Flying between Norwalk, Conn., and Palo Alto frequently, Dr. Spinrad once recalled how he felt like Superman in reverse because he would invariably step into the airplane’s lavatory to change into a suit for his visit to the company headquarters.
Published: September 7, 2009
Charles E. Hughes, who led a municipal labor union for 30 years, winning substantial gains for part-time workers in New York City schools and becoming a political power broker, but whose career ended ignominiously with a corruption conviction and a prison term, died Aug. 30 in Manhasset, N.Y. He was 68 and lived in Queens.
Don Hogan Charles/The New York Times

Charles E. Hughes in 1990; he led Local 372 for 30 years.

The cause was a heart attack, his daughter Charisse Rose said.
From 1968 to 1998, when the national union, suspicious of malfeasance, suspended him, Mr. Hughes was president of Local 372, District Council 37 of the American Federation of State, County and Municipal Employees, which represents more than 20,000 lunchroom aides, crossing guards, substance abuse counselors and other school employees, most of them black or Hispanic women. Most work part-time for hourly wages, but during Mr. Hughes’s tenure, their health benefits were greatly expanded and members became eligible for a city pension. He also negotiated a compensation schedule that allowed them to receive paychecks through the summer.
Mr. Hughes was an especially ardent advocate for greater participation of the city schools in the Child Nutrition Act, the federal program that subsidizes school breakfasts and lunches.
“He was a very, very good union leader for these people, who are very low paid,” said Bill Schleicher, editor of The Public Employee Press, the newspaper of District Council 37, which comprises 125,000 members in 56 locals. “He was very aggressive in what he called justice for his people.”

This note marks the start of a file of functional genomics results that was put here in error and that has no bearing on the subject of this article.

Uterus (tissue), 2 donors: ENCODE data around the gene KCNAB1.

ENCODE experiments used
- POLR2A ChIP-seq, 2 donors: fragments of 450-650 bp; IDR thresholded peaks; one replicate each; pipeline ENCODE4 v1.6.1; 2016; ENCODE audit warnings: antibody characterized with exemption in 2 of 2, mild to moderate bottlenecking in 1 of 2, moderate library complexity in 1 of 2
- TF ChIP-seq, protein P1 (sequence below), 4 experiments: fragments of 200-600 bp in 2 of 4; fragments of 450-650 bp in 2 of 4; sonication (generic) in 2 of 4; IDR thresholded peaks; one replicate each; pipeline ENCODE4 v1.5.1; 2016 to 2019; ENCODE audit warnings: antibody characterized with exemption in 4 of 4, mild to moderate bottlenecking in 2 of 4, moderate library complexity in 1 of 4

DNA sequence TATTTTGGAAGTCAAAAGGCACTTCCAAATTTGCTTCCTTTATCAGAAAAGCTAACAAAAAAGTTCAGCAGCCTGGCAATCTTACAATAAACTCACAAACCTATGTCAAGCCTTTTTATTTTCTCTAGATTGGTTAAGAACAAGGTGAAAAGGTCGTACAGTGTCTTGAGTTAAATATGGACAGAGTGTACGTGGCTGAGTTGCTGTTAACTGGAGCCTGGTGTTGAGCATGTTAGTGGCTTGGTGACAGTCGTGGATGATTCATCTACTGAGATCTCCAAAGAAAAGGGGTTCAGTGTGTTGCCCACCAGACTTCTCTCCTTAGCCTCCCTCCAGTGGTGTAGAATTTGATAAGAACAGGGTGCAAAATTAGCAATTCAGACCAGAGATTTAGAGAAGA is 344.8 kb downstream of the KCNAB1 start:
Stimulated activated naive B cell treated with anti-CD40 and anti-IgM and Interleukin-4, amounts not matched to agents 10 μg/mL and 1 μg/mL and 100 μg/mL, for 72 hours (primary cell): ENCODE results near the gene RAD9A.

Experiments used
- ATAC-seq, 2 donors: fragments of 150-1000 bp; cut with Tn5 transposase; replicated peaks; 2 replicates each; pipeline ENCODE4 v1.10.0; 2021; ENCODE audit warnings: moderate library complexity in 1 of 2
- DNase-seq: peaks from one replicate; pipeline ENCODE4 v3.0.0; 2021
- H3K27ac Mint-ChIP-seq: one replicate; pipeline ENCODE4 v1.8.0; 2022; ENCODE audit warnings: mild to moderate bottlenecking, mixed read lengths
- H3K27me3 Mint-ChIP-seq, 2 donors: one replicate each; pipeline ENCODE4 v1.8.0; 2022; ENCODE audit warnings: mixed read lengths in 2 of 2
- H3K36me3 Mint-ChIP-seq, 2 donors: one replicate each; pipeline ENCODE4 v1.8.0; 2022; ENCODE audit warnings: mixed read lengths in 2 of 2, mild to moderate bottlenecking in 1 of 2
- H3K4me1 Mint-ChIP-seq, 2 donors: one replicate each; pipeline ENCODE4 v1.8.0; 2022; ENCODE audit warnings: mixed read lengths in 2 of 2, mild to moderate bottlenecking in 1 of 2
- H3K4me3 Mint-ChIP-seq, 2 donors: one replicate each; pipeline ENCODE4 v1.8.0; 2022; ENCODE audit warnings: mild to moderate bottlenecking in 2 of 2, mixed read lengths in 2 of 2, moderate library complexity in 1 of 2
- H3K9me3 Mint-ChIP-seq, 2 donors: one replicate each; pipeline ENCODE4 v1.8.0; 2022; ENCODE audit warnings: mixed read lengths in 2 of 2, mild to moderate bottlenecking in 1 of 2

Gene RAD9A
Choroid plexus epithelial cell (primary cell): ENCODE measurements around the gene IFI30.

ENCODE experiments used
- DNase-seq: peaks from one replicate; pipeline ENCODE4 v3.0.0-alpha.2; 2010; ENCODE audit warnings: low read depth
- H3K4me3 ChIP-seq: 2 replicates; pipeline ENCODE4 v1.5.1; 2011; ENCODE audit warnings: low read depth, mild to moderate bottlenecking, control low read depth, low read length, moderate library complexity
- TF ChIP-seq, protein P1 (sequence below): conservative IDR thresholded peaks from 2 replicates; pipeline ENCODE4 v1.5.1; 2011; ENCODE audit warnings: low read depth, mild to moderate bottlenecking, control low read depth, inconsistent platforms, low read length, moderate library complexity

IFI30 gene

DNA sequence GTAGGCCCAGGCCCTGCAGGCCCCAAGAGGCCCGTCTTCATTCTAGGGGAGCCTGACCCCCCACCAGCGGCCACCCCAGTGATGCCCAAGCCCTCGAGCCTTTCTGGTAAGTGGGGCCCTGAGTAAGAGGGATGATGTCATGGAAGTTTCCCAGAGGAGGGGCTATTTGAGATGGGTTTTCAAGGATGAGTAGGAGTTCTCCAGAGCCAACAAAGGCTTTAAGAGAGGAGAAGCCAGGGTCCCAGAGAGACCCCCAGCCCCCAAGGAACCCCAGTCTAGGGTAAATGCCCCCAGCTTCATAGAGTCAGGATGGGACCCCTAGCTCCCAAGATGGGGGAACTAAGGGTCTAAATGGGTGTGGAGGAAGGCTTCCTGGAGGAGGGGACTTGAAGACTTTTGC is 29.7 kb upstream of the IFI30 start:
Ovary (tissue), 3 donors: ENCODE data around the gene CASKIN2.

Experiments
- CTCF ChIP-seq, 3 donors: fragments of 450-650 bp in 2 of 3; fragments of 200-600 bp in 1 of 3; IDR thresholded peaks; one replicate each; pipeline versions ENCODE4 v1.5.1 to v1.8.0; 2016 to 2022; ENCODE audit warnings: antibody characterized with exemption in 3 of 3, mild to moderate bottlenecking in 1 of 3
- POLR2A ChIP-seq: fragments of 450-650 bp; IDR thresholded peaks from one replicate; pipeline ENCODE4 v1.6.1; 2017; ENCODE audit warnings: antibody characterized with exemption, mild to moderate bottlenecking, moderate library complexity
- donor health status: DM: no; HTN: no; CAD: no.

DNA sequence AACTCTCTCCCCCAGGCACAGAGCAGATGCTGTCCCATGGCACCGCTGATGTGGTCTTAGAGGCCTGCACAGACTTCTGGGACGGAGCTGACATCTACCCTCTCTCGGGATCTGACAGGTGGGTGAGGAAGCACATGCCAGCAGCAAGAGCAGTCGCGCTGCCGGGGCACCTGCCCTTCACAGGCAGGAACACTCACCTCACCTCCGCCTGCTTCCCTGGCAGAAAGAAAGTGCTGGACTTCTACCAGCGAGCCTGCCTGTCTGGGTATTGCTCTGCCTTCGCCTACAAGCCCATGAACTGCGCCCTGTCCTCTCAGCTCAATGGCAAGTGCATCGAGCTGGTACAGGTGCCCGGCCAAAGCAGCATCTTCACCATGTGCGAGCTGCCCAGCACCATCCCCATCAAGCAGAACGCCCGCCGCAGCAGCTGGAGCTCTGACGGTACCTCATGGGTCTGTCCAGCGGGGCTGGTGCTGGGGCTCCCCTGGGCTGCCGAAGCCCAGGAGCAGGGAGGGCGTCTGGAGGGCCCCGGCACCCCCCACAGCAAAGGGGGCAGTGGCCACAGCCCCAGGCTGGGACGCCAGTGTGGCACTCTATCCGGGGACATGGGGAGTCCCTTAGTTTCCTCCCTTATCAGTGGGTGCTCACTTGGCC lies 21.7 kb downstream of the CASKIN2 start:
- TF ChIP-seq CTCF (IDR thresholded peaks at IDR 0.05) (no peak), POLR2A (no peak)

Mr. Hughes was also a behind-the-scenes political power, supportive of and supported by three mayors — Edward I. Koch, David N. Dinkins and Rudolph W. Giuliani — and was often sought out by candidates for city and statewide office for his ability to raise money and mobilize volunteers.
All this came to an end in February 1998, when the District Council became alarmed at the dwindling bank account of Local 372 and informed Afscme, which appointed an administrator to replace Mr. Hughes. The next year, Mr. Hughes was indicted on charges of stealing about $2 million from the union (including $700,000 in unearned overtime) and of using the money, among other things, to pay for a European vacation for himself and 14 friends and reward friends in Millen, Ga., his hometown, with no-show jobs.
District Council 37 itself was put into trusteeship in December 1998 as corruption was found to be rife within its ranks. In 1999, Mr. Hughes became one of 38 district officials to be indicted on a variety of charges, including embezzlement and vote fraud. In 2000, he pleaded guilty to grand larceny and was sentenced to three to nine years in prison. He served six, most of it on work release.
Charles Evans Hughes (it was unclear, his daughter said, whether he was named after the former chief justice of the United States) was born in Millen, south of Augusta, on Jan. 26 1941. He attended local schools and in 1960 or 1961, at the urging of an uncle, moved to New York, where he found work as a school lunch helper, loading trucks with food. He quickly became active in Local 372, becoming a shop steward and serving on the executive board before becoming president.
In addition to Ms. Rose, Mr. Hughes is survived by his wife of 46 years, Shirley; his mother, Magnolia McCloud; three brothers, Joseph, Donnie and Alfred; six sisters, Darlene Cheek, Alisa Hughes Brooks, and Joanne, Diane, Linda and Debra Hughes; a son, Martin; another daughter, TiaJuana Brinson; and nine grandchildren.